Since last November, I have been working with a client who has fibromyalgia. I had some experience helping people work through this condition in the past, but this was my first long-term client with the disease.
The CDC defines fibromyalgia as is a condition that causes pain all over the body, sleep problems, fatigue, and emotional and mental distress. Previous to working with me, she had started taking Plexus supplements which helped tremendously but felt like something was missing. She decided to reach out to me to start a strength training program.
When creating a program for someone with fibromyalgia, you must consider these basic principles:
1. Start with no weight. Literally. Go through range of motion exercises without weight.
2. Assess balance and flexibility. Be creative in introducing balance exercises.
3. Add weight 1-3 lbs at a time to exercises.
4. Start with one set of 6-10 reps. Increase every 2-4 weeks.
5. Never do an exercise to fatigue. I use the 70-80% rule.
6. Do not completely enter into full extension (locking knees, elbows, etc) with any exercise.
7. Rest between sets. I rarely use supersets.
During our 10 months together, she told me that she feels stronger, sleeps much better, experiences less pain and enjoys exercise more than she had previously. Originally, I had also encouraged her to get a step counter and to start at 4,000 steps per day. That might seem minimal, but with chronic pain, too much too soon can make symptoms worse. She is now regularly walking over 8,000 steps per day!!
If you know anyone who suffers from chronic pain, please encourage them to consider researching the benefits of exercise. Chronic pain can cripple their motivation and subtle suggestions can help if they are fed up with their disease. If you have any questions about developing a program that suits someone with fibromyalgia, please contact Sarah at email@example.com.
WIth the onset of shortened daylight hours, it is easy to slip into some dangerous habits this fall. Here are a few to think about and structure your daily routine in order to avoid.
1. Sleeping in -- Changing your sleeping habits because you don't like to get up before the sun does can alter how you feel during the day. Try to get up at the same time each day. Your body recognizes a pattern of rest and when the pattern is disrupted, this can make you feel lethargic and low on energy.
2. Coffee -- What are you putting in your coffee?! Are you drinking more coffee when the weather gets cooler and the days are shorter? I know I do. Make sure you're not adding anything "gross" to your coffee. This means artificial sweeteners (or just sugar in general), creamer, and other artificial flavors. Stick to black coffee if possible. Plus, is it really coffee anymore after you add all of that stuff??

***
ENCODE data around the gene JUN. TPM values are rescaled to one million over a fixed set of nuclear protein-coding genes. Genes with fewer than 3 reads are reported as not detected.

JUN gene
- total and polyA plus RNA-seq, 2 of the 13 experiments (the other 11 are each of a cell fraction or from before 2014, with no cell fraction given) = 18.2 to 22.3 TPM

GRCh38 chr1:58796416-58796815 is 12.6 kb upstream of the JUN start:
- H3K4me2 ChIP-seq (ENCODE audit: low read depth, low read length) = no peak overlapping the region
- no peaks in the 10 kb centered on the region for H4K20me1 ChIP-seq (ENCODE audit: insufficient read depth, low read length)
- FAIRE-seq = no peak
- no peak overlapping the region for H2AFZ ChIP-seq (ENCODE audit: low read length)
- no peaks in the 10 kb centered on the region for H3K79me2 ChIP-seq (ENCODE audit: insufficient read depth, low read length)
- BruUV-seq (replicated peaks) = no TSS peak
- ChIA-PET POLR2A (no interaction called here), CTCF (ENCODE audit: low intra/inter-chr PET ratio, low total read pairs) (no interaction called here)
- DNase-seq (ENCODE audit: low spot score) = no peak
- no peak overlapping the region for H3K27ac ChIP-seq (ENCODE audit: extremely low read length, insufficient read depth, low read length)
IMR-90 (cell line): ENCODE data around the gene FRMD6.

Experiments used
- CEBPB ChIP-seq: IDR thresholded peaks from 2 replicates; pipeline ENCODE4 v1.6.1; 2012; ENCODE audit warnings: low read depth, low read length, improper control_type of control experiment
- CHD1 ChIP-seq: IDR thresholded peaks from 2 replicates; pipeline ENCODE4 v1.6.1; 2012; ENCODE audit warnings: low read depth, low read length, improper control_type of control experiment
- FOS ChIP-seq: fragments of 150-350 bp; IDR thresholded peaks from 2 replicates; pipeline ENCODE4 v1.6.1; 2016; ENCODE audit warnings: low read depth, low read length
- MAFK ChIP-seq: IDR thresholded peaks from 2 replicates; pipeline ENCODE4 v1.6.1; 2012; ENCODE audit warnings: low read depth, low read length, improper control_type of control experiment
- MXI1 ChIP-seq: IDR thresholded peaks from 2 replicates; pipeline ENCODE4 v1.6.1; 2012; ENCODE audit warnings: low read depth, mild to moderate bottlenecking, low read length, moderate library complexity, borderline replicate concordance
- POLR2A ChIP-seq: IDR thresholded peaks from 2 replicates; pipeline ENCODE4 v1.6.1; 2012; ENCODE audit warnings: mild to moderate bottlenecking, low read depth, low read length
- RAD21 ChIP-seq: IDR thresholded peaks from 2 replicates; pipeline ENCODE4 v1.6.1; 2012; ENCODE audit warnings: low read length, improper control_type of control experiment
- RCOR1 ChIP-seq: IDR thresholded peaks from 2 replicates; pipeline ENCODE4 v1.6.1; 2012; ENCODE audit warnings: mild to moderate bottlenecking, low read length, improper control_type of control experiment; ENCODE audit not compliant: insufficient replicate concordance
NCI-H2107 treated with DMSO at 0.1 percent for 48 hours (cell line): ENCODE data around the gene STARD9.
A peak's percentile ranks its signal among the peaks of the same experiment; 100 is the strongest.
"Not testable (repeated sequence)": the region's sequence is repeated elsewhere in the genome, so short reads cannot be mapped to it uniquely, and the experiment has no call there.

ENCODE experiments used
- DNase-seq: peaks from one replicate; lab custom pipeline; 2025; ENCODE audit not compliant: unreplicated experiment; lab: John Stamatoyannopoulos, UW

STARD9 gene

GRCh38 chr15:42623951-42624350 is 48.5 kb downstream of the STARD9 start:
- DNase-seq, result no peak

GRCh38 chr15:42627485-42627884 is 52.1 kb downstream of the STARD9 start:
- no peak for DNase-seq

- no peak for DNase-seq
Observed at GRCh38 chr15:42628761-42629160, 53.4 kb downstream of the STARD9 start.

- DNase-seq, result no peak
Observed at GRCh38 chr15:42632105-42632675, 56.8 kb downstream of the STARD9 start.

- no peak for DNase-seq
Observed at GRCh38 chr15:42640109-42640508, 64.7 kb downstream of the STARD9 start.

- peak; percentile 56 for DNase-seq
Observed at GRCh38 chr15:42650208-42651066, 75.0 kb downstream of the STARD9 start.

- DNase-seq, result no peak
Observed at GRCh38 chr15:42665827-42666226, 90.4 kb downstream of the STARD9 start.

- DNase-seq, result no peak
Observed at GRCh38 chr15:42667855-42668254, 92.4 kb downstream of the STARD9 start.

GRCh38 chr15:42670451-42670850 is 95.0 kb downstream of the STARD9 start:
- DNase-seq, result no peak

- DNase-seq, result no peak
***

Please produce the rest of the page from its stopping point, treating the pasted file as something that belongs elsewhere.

3. Get outside -- Yes it's colder, but that doesn't mean you can't adapt to the cooler temps. Cold weather clothing is warmer and more comfortable than ever so continue your outdoor activity and dress accordingly. Treadmills are awful and we could all use some fresh air.
4. Vegetables -- All of those delicious summer plants are sadly becoming out-of-season. Fill up on the good fall stuff -- sweet potatoes, broccoli, brussel sprouts, kale, etc. Here's a great list.
Embrace fall and stay engaged to your well-being. That way you don't have to worry about the "I need to get in shape for summer" crowd next year!
I get a lot of questions about my daily schedule from many of my friends/clients. Here is the most "typical" daily schedule (no day is typical):
4:30am - ALARM!
4:45 - Breakfast
5:15 - Out the door
5:30 - Client Training
7:15 - Pool workout or office tasking
8:30 - Food
9:00 - Client Training
1:00 - Cycle or Pool workout
2:30 - Food
3:00 - Client training or working at Garry Gribbles
8:30 - home for the night - Food
9:00 - reading, LIGHTS OUT!
I'm so fortunate that my parents forced a disciplined sleeping schedule for us growing up. Overall, it has kept me out of trouble (let's forget about college...), happy and healthy. I wouldn't trade this schedule for any 9-5'er. I find extreme fulfillment in accomplishing both working and working out before some 20 and 30-somethings even open their eyes. Also, coffee is helpful and enhances my love for the early morning hours.
I encourage everyone to find "normalcy" in their weekly routine. You'll find yourself becoming increasingly productive and that promotes additional satisfaction in your personal life.